Do not conform to the pattern of this world, but be transformed by the renewing of your mind. (Romans 12:2)
Over the past three weeks, we have been dissecting J.R.R. Tolkien’s short story, Leaf by Niggle, and unpacking how this remarkable parable gives us an eternal perspective for our work.
But how can we maintain the perspective we have gained over the past few weeks? How do we “renew our minds” as Paul commands in Romans 12:2? Through study of the Word and fellowship with other believers.
Immediately after Paul commands his readers to renew their minds, he writes a long exposition on the value of the Body of Christ (see Romans 12:3-8). Why? Because Paul knew that community is essential to renewing our minds with eternal truths.
To his credit, J.R.R. Tolkien knew this too. Throughout much of his career, Tolkien met on a near-weekly basis with a group of Christian friends famously known as “the Inklings.” The group included some of the world’s greatest minds, including Charles Williams, Hugo Dyson, Owen Barfield, and most notably, C.S. Lewis. Nearly every Tuesday throughout the 1930s and 40s, you could find these friends gathered in the back corner of an Oxford pub where they would drink a pint of beer and provide feedback on each others’ work.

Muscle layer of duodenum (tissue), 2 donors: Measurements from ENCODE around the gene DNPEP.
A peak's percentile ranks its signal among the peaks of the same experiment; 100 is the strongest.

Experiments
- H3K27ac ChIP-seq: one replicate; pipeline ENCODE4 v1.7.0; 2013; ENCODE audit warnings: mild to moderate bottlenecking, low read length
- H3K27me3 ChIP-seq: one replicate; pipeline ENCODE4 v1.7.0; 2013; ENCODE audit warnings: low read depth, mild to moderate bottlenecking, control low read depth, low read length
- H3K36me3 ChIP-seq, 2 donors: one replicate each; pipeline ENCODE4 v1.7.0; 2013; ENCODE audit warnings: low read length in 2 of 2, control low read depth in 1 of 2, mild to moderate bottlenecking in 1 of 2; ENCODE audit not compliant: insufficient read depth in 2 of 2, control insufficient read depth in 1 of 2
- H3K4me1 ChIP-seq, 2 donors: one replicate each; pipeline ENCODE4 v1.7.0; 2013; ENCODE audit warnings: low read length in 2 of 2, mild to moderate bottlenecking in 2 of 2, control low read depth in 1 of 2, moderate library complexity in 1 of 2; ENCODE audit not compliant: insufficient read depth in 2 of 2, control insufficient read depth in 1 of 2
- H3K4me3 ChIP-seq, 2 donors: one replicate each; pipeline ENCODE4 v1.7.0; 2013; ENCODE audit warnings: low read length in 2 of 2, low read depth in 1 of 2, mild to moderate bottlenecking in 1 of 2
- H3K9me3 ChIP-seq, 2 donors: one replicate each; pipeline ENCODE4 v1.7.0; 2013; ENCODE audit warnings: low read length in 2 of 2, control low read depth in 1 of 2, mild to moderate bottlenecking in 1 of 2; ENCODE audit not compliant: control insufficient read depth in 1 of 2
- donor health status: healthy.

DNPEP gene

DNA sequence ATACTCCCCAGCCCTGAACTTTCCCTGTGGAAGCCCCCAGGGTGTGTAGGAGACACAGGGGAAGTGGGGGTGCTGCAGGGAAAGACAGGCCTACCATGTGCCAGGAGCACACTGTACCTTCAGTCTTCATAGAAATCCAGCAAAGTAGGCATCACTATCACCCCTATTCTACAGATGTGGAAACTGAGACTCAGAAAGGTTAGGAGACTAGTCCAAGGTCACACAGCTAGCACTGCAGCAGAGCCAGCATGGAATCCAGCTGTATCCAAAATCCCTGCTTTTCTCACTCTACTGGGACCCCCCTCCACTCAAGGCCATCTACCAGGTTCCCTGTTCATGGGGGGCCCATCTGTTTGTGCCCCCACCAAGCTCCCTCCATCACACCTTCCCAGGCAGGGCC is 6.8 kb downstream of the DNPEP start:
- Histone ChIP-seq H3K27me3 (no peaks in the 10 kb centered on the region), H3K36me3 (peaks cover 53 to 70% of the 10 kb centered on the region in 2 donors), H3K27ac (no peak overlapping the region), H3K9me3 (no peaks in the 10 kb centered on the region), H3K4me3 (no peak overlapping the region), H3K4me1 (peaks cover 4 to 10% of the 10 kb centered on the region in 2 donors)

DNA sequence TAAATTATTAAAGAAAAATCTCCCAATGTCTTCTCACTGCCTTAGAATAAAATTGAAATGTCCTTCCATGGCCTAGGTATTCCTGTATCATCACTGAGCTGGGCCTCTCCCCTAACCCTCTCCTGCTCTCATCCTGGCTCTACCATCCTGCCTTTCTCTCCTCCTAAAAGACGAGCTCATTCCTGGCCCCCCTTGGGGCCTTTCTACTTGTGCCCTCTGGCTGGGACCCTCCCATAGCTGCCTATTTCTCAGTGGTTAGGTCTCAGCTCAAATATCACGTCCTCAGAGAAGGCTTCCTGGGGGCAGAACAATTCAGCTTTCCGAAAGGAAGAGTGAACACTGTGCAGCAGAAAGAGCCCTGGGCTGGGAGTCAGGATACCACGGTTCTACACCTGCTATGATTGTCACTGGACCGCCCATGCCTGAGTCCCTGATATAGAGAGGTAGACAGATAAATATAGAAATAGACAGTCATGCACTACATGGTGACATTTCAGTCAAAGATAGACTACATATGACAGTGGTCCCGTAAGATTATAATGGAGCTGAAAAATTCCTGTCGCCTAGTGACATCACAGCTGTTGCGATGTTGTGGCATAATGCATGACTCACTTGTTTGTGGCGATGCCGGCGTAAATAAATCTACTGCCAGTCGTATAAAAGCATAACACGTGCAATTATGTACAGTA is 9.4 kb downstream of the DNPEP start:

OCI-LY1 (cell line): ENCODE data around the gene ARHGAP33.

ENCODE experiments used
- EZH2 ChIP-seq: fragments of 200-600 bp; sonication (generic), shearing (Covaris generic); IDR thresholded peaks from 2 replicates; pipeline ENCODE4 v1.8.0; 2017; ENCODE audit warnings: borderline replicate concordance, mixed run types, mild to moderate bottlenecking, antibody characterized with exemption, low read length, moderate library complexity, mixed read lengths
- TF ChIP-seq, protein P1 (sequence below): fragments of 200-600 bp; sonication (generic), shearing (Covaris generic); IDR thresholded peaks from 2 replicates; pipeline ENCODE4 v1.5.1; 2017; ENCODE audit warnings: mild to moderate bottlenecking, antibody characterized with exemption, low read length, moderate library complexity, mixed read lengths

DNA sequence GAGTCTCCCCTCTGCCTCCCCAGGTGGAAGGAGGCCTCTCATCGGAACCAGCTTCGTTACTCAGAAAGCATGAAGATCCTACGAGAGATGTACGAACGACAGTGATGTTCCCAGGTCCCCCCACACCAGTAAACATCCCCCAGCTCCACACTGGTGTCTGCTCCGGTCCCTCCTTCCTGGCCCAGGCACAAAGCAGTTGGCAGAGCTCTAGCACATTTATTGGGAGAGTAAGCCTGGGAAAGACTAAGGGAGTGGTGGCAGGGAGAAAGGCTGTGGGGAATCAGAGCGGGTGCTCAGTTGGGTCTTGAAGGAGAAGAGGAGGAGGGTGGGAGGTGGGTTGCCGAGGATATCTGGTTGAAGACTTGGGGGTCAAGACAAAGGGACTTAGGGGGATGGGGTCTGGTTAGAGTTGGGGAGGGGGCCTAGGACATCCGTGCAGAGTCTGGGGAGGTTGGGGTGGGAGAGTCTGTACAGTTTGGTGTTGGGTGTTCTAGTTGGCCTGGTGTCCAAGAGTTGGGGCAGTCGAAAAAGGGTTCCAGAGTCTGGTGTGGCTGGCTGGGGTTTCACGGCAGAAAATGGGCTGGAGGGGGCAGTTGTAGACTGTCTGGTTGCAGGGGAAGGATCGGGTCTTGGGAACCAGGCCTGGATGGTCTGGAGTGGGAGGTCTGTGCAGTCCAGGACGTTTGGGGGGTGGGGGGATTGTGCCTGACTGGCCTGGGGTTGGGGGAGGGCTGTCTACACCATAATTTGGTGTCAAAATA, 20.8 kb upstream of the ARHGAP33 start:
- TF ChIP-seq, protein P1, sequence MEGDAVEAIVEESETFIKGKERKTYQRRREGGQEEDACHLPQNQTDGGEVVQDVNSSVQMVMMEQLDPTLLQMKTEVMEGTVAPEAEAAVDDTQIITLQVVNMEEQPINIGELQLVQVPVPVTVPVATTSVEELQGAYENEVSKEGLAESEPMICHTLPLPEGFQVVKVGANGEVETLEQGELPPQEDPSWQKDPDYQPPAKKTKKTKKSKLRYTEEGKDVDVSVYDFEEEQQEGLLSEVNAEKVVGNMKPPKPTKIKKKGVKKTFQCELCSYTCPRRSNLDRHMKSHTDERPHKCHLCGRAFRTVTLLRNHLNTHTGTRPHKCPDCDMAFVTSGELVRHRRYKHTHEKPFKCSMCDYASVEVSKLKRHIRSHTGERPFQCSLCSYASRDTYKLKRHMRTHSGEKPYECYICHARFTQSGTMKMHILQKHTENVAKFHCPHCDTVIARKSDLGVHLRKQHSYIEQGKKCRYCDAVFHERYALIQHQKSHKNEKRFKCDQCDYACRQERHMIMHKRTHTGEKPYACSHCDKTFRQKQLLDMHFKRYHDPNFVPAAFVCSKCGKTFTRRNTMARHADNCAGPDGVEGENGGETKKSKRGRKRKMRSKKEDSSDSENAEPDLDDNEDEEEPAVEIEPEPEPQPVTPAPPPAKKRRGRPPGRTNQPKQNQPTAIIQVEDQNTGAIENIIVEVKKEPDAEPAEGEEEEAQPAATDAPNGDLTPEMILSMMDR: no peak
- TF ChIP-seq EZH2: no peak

We know that at one of these gatherings, Tolkien brought up the topic of his neighbor’s “lopped and mutilated” tree and his fear that he would die before finishing his own “internal Tree”—his life’s work, The Lord of the Rings. Shortly after that meeting, Tolkien penned Leaf by Niggle.
Was it the Inklings who inspired him to write the parable? We don’t know for sure. But we do know that time and time again, this group of Christian friends (especially Lewis, who is credited as the “chief midwife” to The Lord of the Rings) renewed Tolkien’s mind and encouraged him to persevere in his work.
Without regular communion with other believers to refresh their eternal perspectives, Tolkien may have never completed The Lord of the Rings, and Lewis may have never finished The Chronicles of Narnia. As we work and create in this world, it takes regular communion with our brothers and sisters in Christ to renew our minds of the truths we’ve explored in this series and continually “fix our eyes not on what is seen, but on what is unseen” (2 Corinthians 4:18).
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